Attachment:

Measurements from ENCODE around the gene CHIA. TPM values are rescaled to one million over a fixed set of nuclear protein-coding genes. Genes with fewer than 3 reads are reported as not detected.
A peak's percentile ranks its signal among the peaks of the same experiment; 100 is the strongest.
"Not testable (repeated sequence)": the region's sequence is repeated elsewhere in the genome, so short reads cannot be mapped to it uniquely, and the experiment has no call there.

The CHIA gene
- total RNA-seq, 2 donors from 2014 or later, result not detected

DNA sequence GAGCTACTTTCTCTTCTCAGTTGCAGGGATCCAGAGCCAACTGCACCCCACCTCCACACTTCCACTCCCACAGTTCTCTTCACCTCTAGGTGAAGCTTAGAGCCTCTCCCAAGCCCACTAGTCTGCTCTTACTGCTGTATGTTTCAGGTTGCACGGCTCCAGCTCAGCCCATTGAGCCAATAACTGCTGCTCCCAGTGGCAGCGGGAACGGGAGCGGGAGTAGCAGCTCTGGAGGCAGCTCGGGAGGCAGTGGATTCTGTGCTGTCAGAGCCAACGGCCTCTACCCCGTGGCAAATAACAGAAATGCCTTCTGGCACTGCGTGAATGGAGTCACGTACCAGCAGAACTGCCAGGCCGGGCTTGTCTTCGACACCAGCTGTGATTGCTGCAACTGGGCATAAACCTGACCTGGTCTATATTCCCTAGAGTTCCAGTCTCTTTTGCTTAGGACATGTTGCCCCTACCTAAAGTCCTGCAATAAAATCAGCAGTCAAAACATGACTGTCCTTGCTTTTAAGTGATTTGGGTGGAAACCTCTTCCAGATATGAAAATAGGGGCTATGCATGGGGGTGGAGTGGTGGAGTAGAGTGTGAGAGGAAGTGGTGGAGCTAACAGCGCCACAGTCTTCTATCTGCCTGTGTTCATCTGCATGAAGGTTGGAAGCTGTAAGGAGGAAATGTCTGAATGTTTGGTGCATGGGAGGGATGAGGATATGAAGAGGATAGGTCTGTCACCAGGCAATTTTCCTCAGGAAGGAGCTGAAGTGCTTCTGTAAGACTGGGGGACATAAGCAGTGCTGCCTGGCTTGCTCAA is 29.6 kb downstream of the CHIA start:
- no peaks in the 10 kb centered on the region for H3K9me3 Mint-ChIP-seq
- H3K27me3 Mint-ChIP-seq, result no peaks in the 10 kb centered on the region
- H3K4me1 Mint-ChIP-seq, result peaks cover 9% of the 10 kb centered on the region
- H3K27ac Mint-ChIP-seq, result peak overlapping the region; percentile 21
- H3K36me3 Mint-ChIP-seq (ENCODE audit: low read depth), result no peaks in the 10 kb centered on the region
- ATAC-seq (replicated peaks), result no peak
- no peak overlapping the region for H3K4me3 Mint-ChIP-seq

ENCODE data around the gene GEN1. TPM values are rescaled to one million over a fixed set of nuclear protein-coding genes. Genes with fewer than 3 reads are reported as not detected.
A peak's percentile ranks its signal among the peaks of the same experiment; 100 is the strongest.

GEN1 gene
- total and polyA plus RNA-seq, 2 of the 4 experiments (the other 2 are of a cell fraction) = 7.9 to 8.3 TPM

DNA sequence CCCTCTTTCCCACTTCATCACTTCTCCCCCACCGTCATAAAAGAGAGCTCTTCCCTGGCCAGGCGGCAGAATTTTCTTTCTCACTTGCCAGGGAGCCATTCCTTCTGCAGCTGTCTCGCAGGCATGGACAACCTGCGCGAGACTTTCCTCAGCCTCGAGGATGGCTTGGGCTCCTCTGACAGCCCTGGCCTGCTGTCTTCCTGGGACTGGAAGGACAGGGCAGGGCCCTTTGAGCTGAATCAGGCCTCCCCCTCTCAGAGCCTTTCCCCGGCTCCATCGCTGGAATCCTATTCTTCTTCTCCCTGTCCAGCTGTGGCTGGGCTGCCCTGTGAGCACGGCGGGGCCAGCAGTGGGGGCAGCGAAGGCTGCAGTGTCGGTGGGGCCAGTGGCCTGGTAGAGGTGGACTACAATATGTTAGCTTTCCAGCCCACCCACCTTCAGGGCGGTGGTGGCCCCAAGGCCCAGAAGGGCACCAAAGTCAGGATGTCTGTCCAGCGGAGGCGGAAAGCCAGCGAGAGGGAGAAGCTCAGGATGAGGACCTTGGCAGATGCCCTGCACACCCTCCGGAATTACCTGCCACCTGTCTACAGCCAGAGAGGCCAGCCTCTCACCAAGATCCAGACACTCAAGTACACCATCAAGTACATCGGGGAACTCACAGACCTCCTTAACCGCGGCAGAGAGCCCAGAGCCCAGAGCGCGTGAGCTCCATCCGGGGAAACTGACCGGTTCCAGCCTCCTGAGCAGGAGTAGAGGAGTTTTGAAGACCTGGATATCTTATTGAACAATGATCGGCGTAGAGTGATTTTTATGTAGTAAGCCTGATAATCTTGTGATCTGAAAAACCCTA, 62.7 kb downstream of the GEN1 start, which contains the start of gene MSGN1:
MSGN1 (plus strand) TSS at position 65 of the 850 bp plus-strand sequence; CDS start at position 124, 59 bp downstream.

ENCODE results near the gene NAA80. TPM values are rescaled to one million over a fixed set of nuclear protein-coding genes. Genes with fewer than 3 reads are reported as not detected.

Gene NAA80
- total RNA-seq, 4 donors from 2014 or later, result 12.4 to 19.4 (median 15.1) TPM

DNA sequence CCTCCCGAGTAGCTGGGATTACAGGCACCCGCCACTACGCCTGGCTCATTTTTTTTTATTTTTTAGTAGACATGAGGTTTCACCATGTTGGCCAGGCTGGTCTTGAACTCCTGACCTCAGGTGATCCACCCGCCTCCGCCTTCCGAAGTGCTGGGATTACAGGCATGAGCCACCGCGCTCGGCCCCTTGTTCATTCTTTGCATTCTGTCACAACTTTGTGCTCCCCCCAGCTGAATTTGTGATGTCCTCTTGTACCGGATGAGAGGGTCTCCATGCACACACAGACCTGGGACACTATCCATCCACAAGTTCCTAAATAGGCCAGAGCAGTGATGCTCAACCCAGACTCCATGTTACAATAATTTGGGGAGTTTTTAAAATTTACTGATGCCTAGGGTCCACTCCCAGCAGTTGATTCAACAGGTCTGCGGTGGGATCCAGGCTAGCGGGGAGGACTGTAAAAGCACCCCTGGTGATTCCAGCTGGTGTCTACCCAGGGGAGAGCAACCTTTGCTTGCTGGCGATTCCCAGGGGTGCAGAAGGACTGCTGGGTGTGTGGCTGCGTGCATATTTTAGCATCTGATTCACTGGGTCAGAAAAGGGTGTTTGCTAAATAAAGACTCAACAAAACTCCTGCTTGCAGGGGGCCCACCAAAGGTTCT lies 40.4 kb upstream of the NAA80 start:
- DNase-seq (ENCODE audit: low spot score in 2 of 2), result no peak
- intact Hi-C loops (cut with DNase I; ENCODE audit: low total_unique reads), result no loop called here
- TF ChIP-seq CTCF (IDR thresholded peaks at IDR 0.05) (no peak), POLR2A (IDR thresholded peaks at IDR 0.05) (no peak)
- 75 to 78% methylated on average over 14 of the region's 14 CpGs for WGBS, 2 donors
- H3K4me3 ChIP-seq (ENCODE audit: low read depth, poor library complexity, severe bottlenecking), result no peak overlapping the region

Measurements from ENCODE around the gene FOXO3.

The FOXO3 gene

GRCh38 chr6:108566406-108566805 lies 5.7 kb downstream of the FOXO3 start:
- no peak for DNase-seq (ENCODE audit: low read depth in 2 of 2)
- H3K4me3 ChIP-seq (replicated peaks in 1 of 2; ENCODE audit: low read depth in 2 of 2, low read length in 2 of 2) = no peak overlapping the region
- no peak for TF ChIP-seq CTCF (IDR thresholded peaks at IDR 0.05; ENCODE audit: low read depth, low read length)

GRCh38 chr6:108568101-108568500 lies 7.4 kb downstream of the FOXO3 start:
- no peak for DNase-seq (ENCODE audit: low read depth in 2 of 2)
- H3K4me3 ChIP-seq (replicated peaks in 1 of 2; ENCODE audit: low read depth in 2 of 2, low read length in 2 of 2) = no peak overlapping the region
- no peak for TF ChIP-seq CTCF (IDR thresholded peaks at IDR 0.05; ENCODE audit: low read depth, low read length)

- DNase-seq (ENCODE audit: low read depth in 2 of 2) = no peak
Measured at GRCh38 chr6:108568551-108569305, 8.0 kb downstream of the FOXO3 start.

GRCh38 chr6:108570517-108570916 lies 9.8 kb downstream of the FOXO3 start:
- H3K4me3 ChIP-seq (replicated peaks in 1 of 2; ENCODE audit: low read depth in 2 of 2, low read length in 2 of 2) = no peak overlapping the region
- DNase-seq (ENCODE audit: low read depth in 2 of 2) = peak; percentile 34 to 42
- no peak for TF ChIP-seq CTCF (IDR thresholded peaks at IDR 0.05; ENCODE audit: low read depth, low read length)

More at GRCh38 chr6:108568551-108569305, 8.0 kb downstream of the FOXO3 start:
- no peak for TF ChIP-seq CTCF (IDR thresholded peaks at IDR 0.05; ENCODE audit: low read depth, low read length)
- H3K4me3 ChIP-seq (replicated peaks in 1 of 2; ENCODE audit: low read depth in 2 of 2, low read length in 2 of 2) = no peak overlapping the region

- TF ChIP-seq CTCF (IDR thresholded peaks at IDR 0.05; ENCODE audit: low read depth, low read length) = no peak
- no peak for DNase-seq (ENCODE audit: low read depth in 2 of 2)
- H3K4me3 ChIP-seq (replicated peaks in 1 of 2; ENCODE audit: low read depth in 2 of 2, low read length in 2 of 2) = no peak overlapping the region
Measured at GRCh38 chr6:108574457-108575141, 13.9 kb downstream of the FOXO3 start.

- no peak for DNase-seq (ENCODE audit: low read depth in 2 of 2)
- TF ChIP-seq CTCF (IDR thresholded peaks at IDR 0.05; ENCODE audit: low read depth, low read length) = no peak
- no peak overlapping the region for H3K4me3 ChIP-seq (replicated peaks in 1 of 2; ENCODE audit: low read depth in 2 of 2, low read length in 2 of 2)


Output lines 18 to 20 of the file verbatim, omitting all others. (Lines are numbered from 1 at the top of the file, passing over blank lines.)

DNA sequence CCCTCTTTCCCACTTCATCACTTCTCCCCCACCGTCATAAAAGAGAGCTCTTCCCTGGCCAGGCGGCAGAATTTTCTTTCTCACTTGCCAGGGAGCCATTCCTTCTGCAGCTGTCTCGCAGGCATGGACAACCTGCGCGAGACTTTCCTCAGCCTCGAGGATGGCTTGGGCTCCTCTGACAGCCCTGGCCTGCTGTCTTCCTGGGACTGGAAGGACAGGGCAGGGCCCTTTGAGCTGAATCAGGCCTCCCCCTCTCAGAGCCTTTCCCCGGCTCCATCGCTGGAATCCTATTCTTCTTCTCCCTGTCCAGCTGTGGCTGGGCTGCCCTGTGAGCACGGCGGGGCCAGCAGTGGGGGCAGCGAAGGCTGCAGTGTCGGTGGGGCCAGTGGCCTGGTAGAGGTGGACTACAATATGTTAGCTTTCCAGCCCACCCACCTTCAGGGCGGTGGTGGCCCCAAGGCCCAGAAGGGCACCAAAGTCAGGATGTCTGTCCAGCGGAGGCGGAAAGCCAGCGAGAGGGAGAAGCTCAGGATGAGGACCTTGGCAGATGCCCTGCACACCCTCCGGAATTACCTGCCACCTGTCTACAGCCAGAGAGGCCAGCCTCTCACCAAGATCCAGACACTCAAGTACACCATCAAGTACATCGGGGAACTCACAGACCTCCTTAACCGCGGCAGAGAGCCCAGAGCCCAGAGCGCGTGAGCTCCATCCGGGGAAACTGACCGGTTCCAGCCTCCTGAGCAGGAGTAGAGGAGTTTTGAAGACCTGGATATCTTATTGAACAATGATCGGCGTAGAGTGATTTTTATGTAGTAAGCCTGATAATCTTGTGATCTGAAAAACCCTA, 62.7 kb downstream of the GEN1 start, which contains the start of gene MSGN1:
MSGN1 (plus strand) TSS at position 65 of the 850 bp plus-strand sequence; CDS start at position 124, 59 bp downstream.

ENCODE results near the gene NAA80. TPM values are rescaled to one million over a fixed set of nuclear protein-coding genes. Genes with fewer than 3 reads are reported as not detected.